November 3rd 2023

Effective communication – It Takes Two – Diane Harvey

With Strictly Come Dancing back in our living rooms, the phrase – it takes two to tango – could be applied to our verbal interaction choreography as well. Statistics from a recent survey, provided by Dr Tamzin Furtado from the University of Liverpool, show that 90% of horse owners think their vet’s opinion is important. If we imagine small animal pet owners have a similar opinion, that means that 10% of veterinary clients do not think their vet’s opinion is important.

So whose is? Their own? A Facebook group? Friends at the stables or on dog walks? What does this mean for the pet owner’s motivation to follow the treatment path proposed by the vet? This statistic provides interesting context for some of the disputes that arise between pet owners and their vets. How do we achieve effective communication when one side feels they are the oracle of all knowledge when it comes to the health of the horse/pet? There are a few tools out there which can help us.

William Miller and Stephen Rollnick have developed motivational interview techniques which vets and pet owners can usefully employ to get the most out of their consultations and conversations. Key to this approach is that both participants are considered of equal status in the conversation. To achieve this collegiate balance, the vet needs to acknowledge the horse (pet) owner as the expert and gate keeper of their animal’s day to day health. The horse/pet owner needs to acknowledge the vet is the clinical professional who values the information provided by the pet owner to inform discussions and agreement over diagnostics and treatment paths. Conversations are therefore to be approached as one expert talking to another, working as a team to solve the problem, in an atmosphere of mutual respect. The vet is therefore not the only expert in the room.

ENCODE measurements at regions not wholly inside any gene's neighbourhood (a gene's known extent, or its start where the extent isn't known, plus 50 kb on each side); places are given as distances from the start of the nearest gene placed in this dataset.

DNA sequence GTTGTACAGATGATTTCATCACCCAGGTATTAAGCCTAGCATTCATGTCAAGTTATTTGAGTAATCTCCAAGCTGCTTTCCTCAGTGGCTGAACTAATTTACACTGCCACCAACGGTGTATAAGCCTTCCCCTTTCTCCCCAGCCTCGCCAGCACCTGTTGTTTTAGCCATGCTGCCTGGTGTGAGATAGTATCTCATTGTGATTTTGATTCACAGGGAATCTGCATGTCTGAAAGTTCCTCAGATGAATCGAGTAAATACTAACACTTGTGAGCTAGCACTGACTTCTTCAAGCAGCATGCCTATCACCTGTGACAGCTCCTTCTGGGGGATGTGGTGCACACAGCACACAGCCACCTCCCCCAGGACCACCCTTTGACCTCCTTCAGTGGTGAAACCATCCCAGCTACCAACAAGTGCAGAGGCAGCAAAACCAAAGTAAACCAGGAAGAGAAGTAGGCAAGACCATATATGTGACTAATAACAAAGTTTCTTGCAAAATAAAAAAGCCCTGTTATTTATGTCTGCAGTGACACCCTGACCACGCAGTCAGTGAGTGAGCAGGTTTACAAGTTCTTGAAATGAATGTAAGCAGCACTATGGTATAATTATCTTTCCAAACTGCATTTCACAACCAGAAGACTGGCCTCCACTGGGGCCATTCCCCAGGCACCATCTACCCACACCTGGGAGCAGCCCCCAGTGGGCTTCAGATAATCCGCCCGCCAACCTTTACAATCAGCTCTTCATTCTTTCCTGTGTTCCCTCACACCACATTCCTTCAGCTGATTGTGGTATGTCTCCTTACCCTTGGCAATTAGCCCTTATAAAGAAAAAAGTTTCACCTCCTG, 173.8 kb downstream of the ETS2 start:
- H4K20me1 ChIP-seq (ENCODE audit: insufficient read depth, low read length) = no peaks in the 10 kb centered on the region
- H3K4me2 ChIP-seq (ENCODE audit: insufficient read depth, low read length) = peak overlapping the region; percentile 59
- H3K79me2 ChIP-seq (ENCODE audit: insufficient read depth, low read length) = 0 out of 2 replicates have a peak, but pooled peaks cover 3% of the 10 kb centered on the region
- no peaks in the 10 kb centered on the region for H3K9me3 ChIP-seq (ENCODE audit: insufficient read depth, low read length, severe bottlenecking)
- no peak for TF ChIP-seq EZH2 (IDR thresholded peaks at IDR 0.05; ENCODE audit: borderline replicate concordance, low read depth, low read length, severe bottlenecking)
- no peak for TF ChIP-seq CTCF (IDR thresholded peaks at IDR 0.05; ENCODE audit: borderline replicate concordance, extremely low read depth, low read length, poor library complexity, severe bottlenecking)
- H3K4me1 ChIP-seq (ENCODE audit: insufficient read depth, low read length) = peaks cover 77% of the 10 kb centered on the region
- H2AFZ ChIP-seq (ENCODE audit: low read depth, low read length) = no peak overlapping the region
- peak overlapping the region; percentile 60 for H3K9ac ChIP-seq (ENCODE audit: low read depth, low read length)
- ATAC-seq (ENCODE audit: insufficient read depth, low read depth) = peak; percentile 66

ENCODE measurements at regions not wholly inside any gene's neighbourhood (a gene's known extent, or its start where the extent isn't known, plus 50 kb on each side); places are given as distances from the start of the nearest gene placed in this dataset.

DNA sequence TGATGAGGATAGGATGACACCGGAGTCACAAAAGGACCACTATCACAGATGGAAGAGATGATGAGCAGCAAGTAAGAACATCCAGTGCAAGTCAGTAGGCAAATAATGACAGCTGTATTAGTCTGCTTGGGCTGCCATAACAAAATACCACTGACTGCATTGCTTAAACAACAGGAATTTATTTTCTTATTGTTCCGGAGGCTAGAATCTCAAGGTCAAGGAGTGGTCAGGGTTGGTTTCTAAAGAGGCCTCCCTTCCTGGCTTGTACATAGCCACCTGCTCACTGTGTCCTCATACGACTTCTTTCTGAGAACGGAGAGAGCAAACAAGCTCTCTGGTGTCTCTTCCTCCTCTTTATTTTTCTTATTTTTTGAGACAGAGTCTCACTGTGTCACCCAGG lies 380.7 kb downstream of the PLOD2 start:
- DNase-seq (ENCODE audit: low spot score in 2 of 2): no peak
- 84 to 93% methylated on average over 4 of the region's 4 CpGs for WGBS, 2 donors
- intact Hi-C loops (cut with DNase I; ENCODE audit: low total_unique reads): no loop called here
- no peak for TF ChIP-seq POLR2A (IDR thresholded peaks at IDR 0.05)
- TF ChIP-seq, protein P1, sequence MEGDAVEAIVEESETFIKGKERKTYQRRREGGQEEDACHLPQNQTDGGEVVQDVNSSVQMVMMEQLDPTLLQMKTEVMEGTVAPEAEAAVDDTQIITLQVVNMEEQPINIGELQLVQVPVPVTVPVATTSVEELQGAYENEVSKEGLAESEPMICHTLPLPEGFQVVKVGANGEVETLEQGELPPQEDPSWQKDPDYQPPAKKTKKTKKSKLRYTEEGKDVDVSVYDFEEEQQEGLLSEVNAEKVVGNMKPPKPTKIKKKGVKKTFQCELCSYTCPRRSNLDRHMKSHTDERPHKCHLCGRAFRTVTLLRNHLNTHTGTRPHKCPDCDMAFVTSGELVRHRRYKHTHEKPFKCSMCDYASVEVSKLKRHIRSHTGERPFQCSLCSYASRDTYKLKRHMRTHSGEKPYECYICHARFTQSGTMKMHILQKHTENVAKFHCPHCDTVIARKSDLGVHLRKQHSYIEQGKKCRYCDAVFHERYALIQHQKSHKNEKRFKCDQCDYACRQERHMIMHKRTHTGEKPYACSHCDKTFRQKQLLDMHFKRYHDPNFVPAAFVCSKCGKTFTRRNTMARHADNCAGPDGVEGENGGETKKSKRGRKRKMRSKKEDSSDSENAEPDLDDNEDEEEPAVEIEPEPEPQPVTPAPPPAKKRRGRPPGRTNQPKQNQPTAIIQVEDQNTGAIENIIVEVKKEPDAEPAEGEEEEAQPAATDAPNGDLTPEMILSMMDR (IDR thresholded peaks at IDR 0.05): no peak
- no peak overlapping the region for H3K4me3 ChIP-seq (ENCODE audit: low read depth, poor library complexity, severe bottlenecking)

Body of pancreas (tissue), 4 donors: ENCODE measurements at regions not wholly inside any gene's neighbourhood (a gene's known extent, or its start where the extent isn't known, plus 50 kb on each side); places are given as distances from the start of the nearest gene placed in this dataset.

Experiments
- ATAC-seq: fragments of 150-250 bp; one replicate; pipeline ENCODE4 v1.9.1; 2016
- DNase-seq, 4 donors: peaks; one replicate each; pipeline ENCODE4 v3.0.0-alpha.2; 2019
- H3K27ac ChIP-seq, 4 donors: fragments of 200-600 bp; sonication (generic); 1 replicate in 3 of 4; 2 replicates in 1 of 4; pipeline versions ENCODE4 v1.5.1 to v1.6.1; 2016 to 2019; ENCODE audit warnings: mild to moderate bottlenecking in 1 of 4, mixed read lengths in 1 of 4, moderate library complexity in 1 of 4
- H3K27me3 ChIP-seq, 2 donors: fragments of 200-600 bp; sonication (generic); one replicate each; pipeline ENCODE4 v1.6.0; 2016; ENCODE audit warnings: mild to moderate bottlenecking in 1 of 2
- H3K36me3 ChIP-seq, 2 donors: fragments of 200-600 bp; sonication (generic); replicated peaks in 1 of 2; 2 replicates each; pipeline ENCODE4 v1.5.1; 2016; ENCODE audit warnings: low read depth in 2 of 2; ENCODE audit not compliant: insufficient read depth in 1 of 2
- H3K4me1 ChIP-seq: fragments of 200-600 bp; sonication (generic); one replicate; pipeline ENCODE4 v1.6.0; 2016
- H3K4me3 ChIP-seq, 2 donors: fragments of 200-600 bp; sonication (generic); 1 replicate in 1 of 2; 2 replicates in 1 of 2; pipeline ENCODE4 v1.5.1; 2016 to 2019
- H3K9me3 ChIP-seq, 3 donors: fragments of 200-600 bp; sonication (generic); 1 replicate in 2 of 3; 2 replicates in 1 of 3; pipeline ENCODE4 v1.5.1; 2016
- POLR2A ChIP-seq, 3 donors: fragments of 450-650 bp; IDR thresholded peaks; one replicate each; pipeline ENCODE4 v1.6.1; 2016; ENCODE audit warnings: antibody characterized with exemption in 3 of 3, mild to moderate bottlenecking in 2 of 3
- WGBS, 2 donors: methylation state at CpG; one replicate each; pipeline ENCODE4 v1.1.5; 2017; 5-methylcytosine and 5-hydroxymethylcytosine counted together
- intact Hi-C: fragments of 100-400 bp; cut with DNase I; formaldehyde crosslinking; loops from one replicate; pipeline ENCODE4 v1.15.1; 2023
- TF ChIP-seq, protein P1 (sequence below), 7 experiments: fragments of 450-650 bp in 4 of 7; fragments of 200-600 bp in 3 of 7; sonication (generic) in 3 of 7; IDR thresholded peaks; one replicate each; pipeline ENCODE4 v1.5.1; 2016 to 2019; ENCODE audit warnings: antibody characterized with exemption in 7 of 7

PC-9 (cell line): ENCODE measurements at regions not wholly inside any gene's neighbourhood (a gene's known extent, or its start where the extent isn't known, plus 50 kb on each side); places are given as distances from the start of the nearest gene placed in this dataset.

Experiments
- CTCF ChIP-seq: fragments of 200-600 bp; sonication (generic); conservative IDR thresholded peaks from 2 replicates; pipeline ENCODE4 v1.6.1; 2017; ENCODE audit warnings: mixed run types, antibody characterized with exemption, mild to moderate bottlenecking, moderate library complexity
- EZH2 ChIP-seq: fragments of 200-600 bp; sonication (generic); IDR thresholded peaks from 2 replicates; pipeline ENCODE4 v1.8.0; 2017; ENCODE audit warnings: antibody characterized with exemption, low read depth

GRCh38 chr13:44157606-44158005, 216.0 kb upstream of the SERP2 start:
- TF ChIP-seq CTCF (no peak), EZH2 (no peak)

An example of this approach in action might be:

An obese dog is brought into the surgery. Rather than the vet telling the client their animal needs to go on a diet, a more effective approach to lead to the desired change to feeding would be to ask the pet owner – What do you think of Bailey’s weight at the moment? The vet is therefore seeking and valuing the opinion of the pet owner to open up the conversation that needs to be had for the future health and welfare of the animal.

In this way, the vet has not told the owner what to do which would be to take on a position of superiority over owner. The vet can arrive at the desired outcome by working through the issue together. The vet resists giving instructions but seeks to understand the barriers the pet owner has to (not giving treats), so that the vet can understand and help to develop and support the change to feeding behaviour for the desired outcome.

The interaction is therefore more of a smooth waltz than an Argentine tango.

Keep dancing!

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